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    « BACK to David Puner's portfolio

    Posted 03.31.05
    Put Pet Cloners to Sleep

    Oct. 2004

    While kitten clones were making their public debut at the Madison Square Garden International Cat show, I saw my first animal gas chamber. The chamber was an austere stainless steel cabinet with lockable wheels and a latch door--kind of like a mini fridge. The rolling death contraption was resting behind a cramped animal shelter (aka: pound) in North Carolina, where almost 1,500 cats and dogs were euthanized last year (most in the chamber; others by lethal injection)--a 58 percent death rate for animals received by the shelter. For stray and surrendered dogs and cats in pounds, the odds of living the good life aren't good; at this shelter, the odds of living at all is less than 50 percent.

    The life of a cloned cat is good. Private-jetting their way to MSG, the marvelous four-month-old cloned kittens, Tabouli and Ganoush, got all-out, P. Diddy-treatment into Teterboro, with limo waiting to whisk them to the big show. What a nice little slice of scientifically-altered life! As Tabouli and Ganoush were living large, genetically original animals nationwide were having their lives terminated in droves--an estimated 4 to 8 million dogs and cats are euthanized annually. In North Carolina, gassing animals to death is common practice.

    I traveled to North Carolina to accompany four dogs northeast, on a two-day, eight-stage journey from death row. On weekends, volunteers around the country participate in these rescue transports--one organization appropriately calls itself the Canine Underground Railroad--moving imprisoned shelter animals to no-kill rescues in areas where animals are more adoptable (regions where pet overpopulation is not as high and spay and neuter policies are established). This particular transport originated from an under funded, understaffed and outmoded shelter. One volunteer organizes the weekly convoys and makes sure each animal has its photo posted on, an Internet hub for homeless pets. The shelter is a subsidiary of the city's police department, and stray animals are not a top priority in the relatively impoverished area. For the shelter's three animal control officers, euthanizing is the worst aspect of their jobs. Someone's got to do it. There is only so much room for so many homeless animals at one time and only so much adoption demand, especially for adult animals.

    So with millions of perfectly healthy living cats and dogs confined to dank shelters with time waning, now seems like the perfect time for pet clones, right? That's what the for-profit Genetic Savings & Clone Inc. is banking on.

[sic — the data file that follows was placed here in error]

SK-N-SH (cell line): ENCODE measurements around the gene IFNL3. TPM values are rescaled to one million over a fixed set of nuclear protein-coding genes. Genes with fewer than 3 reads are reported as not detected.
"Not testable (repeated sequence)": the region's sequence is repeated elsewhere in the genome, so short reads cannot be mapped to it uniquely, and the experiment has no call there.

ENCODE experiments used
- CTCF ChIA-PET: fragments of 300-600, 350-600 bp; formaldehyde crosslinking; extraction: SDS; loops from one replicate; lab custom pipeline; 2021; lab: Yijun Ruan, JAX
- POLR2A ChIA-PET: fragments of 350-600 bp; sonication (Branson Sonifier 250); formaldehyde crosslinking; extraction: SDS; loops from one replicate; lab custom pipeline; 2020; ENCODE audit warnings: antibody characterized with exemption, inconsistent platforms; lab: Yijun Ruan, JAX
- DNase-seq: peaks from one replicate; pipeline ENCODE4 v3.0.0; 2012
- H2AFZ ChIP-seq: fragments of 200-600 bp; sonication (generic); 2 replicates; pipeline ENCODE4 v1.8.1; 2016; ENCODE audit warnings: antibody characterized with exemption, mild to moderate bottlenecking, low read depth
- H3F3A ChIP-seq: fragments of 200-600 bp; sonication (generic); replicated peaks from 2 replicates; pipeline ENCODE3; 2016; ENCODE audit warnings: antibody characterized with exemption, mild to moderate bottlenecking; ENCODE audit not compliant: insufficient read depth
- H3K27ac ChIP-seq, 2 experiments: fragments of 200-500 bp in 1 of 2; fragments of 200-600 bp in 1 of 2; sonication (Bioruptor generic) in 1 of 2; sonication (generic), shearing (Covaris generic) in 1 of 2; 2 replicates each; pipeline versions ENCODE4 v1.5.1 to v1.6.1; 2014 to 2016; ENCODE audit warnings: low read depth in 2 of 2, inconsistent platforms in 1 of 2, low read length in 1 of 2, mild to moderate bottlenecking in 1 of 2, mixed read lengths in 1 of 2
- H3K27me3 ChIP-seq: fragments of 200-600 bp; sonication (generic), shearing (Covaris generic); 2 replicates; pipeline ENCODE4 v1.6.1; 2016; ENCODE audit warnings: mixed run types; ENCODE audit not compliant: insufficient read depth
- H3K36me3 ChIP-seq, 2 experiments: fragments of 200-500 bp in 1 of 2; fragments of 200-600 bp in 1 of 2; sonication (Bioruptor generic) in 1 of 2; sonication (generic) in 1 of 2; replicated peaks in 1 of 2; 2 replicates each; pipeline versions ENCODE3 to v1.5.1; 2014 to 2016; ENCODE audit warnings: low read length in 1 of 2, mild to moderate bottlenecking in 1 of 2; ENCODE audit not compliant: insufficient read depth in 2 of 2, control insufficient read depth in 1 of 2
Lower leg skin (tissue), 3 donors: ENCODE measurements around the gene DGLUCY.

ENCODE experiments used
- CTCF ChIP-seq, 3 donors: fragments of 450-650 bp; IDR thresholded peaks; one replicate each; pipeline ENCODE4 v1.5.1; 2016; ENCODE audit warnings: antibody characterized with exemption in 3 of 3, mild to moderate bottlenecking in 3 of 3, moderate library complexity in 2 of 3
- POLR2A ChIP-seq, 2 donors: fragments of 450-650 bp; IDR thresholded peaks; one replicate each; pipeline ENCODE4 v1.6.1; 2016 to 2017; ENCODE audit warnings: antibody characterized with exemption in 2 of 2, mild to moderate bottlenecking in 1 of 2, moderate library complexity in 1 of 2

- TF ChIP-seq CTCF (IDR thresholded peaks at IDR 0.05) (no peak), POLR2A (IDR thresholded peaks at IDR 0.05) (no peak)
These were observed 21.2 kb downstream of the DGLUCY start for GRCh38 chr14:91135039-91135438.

"Genetic Savings & Clone enriches the lives of pet lovers through superior cloning technologies," the company responsible for the first mass-market, cloned animals trumpets on its website. "Cat cloning available today; dog cloning available in 2005." Wasn't this a fake commercial on Saturday Night Live from the Phil Hartman era?

    Nope. Cloned cats cost a cool $50,000. Clones will be given as Christmas gifts this year. Incidentally, three weeks after Christmas, shelters receive their biggest influx of the year, when dogs and cats received as gifts are surrendered--owners no longer wanting responsibility for their new toys.

    A sickening hypocrisy about the cloned kitties appearance at MSG is that one of the main events at the show was AdoptaCat Day (co-sponsored by the Mayors Alliance for NYC's Animals). For six hours, 500 cats from 40 New York shelters and rescues were at the Garden seeking homes while Tabouli and Ganoush danced center-stage.

    Pet lovers should know better than think a clone can replace their beloved dog or cat. Clones are not exact doubles--they have unique personalities. A person so dedicated to a pet that he or she is willing to shell out $50K for a clone, could well afford first making a trip to an animal shelter, before another healthy animal waiting for love suffocates to death in its own bodily fluids. The price of adopting an animal at the shelter in North Carolina is $35--if you adopt via petfinder, it'll cost around $250 and that includes spaying or neutering and shots. By my math, you'll be saving about 50 grand (and a life). That leaves a lot of money left over for Fancy Feast.

    While Tabouli and Ganoush cavort their way into mainstream cloning, millions of healthy shelter animals remain caged--and those are the lucky ones. All there isn't a formula, unadopted dogs and cats at the North Carolinian shelter wind up put to sleep typically within a month of their arrival. Before another healthy homeless animal is needlessly killed, the animal cloners at G S&C need to be put to sleep.